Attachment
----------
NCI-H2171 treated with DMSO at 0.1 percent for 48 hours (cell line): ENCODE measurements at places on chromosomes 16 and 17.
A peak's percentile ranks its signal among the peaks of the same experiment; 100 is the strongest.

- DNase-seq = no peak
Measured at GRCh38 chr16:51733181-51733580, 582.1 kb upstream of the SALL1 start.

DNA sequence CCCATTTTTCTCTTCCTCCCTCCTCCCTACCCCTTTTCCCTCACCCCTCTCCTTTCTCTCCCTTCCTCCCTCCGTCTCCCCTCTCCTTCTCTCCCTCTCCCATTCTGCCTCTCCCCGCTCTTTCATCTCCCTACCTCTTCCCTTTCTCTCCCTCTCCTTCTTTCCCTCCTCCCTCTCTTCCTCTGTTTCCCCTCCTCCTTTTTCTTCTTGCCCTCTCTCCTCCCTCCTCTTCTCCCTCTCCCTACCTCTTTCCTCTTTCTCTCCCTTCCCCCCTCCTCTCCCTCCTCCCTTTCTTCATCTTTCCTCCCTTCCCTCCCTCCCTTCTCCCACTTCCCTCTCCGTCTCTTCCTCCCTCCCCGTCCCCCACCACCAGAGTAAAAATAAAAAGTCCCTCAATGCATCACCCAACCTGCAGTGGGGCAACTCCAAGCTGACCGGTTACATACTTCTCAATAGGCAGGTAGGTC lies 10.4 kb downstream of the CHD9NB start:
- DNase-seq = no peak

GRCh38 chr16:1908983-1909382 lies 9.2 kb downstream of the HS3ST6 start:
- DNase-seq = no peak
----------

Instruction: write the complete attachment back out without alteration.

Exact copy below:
NCI-H2171 treated with DMSO at 0.1 percent for 48 hours (cell line): ENCODE measurements at places on chromosomes 16 and 17.
A peak's percentile ranks its signal among the peaks of the same experiment; 100 is the strongest.

- DNase-seq = no peak
Measured at GRCh38 chr16:51733181-51733580, 582.1 kb upstream of the SALL1 start.

DNA sequence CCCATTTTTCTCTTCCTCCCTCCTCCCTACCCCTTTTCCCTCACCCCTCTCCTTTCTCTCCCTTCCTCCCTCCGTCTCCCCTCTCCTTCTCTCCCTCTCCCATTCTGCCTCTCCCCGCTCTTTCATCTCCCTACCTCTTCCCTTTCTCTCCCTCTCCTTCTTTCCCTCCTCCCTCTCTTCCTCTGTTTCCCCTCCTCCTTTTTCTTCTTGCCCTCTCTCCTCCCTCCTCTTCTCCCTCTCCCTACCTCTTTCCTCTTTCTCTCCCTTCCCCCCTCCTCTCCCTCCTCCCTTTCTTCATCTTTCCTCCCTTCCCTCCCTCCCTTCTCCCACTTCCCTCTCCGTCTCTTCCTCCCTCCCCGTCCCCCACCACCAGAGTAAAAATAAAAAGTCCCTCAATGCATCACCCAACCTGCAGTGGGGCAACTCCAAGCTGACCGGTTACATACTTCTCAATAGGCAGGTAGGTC lies 10.4 kb downstream of the CHD9NB start:
- DNase-seq = no peak

GRCh38 chr16:1908983-1909382 lies 9.2 kb downstream of the HS3ST6 start:
- DNase-seq = no peak